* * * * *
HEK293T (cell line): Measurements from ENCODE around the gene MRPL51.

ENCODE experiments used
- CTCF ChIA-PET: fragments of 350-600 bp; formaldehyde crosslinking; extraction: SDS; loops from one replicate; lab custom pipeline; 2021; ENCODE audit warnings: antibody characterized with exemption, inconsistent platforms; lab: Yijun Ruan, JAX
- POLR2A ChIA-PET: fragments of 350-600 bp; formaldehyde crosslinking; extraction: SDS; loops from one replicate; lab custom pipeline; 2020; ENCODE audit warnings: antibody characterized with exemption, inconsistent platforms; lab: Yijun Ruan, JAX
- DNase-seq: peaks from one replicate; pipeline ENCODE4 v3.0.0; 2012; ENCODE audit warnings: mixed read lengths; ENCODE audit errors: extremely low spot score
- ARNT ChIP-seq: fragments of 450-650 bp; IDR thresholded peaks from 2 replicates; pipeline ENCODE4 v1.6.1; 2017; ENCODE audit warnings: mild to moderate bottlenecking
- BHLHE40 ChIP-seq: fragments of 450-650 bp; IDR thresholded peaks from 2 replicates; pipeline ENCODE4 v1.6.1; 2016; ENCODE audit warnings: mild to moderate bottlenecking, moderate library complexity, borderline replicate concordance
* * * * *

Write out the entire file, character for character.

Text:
HEK293T (cell line): Measurements from ENCODE around the gene MRPL51.

ENCODE experiments used
- CTCF ChIA-PET: fragments of 350-600 bp; formaldehyde crosslinking; extraction: SDS; loops from one replicate; lab custom pipeline; 2021; ENCODE audit warnings: antibody characterized with exemption, inconsistent platforms; lab: Yijun Ruan, JAX
- POLR2A ChIA-PET: fragments of 350-600 bp; formaldehyde crosslinking; extraction: SDS; loops from one replicate; lab custom pipeline; 2020; ENCODE audit warnings: antibody characterized with exemption, inconsistent platforms; lab: Yijun Ruan, JAX
- DNase-seq: peaks from one replicate; pipeline ENCODE4 v3.0.0; 2012; ENCODE audit warnings: mixed read lengths; ENCODE audit errors: extremely low spot score
- ARNT ChIP-seq: fragments of 450-650 bp; IDR thresholded peaks from 2 replicates; pipeline ENCODE4 v1.6.1; 2017; ENCODE audit warnings: mild to moderate bottlenecking
- BHLHE40 ChIP-seq: fragments of 450-650 bp; IDR thresholded peaks from 2 replicates; pipeline ENCODE4 v1.6.1; 2016; ENCODE audit warnings: mild to moderate bottlenecking, moderate library complexity, borderline replicate concordance